Of course, since then I have found other different, age and life appropriate, “games” at which to succeed. My personal history is an example of internal motivation. I didn’t know about scholarships. I had not thought about a college education. I had no idea that I would fly on an airplane for the first time when I was 18 years old. I might never have gotten to travel, to visit Bangor, Maine or The Military Academy in Annapolis. My motivation was to play football and I was willing to do everything possible to do this and do it well.

  • Do you have an internal desire and commitment?
  • Do you have salespeople on your team who have these necessary traits?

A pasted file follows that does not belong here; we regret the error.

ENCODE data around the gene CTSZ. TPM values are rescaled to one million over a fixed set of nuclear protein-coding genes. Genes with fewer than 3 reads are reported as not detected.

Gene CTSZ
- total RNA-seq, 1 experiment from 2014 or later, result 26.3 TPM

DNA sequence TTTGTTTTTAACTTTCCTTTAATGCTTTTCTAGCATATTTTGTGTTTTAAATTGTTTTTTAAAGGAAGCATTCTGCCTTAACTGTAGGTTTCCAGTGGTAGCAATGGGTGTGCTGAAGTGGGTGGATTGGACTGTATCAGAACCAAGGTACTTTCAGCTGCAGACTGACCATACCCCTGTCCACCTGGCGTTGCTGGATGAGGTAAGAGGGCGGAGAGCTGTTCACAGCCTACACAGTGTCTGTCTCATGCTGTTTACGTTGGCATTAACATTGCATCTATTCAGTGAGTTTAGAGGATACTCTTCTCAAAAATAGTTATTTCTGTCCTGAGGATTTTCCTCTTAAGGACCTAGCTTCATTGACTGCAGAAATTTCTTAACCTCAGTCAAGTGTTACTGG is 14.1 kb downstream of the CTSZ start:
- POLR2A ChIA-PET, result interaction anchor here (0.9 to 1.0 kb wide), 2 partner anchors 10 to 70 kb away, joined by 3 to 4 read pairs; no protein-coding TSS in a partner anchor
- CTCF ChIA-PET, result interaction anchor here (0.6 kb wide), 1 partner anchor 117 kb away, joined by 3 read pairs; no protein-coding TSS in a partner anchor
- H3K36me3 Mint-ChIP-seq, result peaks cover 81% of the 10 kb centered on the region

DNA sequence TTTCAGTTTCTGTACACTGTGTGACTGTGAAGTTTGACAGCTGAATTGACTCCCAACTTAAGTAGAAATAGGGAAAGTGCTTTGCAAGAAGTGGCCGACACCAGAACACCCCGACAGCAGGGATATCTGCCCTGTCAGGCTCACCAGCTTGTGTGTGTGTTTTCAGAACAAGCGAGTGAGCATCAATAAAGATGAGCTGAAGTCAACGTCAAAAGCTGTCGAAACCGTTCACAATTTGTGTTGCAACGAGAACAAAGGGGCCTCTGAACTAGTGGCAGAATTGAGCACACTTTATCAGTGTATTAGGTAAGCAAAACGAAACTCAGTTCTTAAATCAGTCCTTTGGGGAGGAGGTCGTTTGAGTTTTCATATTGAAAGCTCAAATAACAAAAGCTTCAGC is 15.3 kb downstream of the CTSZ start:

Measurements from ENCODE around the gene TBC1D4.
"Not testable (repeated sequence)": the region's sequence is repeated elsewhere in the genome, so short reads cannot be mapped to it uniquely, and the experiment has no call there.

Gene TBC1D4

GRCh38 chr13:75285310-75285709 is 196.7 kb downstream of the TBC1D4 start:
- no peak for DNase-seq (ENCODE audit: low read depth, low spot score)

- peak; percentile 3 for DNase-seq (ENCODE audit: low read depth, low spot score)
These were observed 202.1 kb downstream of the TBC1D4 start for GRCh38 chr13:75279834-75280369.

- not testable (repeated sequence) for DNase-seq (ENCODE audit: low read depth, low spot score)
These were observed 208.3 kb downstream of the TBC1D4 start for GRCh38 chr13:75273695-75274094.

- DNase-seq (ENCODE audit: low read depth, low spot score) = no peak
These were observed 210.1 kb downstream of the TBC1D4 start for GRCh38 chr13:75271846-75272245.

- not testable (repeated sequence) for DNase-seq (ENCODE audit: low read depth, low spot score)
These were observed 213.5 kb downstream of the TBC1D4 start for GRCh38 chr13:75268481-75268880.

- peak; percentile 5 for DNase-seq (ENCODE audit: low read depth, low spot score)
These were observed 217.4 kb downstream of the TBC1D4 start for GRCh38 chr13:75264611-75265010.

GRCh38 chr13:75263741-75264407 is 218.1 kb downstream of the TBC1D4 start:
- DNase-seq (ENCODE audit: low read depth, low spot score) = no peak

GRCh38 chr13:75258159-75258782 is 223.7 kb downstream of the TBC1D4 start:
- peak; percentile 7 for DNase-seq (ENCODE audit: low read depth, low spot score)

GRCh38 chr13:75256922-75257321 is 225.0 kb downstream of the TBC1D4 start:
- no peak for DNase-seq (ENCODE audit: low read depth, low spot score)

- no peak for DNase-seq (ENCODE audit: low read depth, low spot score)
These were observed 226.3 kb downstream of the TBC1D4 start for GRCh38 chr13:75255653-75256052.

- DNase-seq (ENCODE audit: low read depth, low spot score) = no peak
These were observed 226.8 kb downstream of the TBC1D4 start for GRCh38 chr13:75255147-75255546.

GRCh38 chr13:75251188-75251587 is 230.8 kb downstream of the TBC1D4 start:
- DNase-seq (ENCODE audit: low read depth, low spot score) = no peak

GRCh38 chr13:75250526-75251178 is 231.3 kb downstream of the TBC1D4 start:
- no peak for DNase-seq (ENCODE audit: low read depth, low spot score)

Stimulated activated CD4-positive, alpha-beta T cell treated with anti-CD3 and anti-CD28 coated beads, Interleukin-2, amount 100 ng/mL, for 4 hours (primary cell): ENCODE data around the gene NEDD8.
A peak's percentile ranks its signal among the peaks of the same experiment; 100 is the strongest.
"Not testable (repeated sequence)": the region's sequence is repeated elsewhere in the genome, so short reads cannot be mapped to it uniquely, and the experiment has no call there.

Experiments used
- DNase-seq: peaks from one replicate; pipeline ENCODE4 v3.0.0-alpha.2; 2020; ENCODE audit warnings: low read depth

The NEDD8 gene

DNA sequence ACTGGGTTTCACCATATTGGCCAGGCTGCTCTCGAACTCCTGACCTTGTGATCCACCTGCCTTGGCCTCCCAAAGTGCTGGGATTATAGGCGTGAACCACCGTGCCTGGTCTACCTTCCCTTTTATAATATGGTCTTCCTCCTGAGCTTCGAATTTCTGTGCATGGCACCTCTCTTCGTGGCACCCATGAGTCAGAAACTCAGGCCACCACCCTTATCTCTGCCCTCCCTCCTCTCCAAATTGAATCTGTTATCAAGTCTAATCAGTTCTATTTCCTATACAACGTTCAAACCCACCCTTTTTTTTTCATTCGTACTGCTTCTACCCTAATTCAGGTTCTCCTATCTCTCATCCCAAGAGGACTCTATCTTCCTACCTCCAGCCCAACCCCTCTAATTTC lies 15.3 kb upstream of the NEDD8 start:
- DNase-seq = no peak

• Have your motivational techniques and incentives had any long-term impact on changing behavior, improving skills or moving the sales-results needle?
  • How many salespeople do you have who will do the things they need to do? How many will perform as necessary?

Through the Sales Effectiveness and Impact Analysis (SEIA), we have learned that motivation is as much internal as it is external. There was a time when we thought that salespeople were externally motivated (money, recognition, etc.) but now the data that tells us that as often, the motivation of sales people is internal (satisfaction). This means that we must find those who have the drive, those who have the desire and who have the willingness to do whatever it takes. 

Topics: sales motivation, motivating sales people, Motivating, building sales team, sales advice

Motivating Salespeople Involves Knowing Them

Posted by Alex Cole on Fri, Aug 11, 2017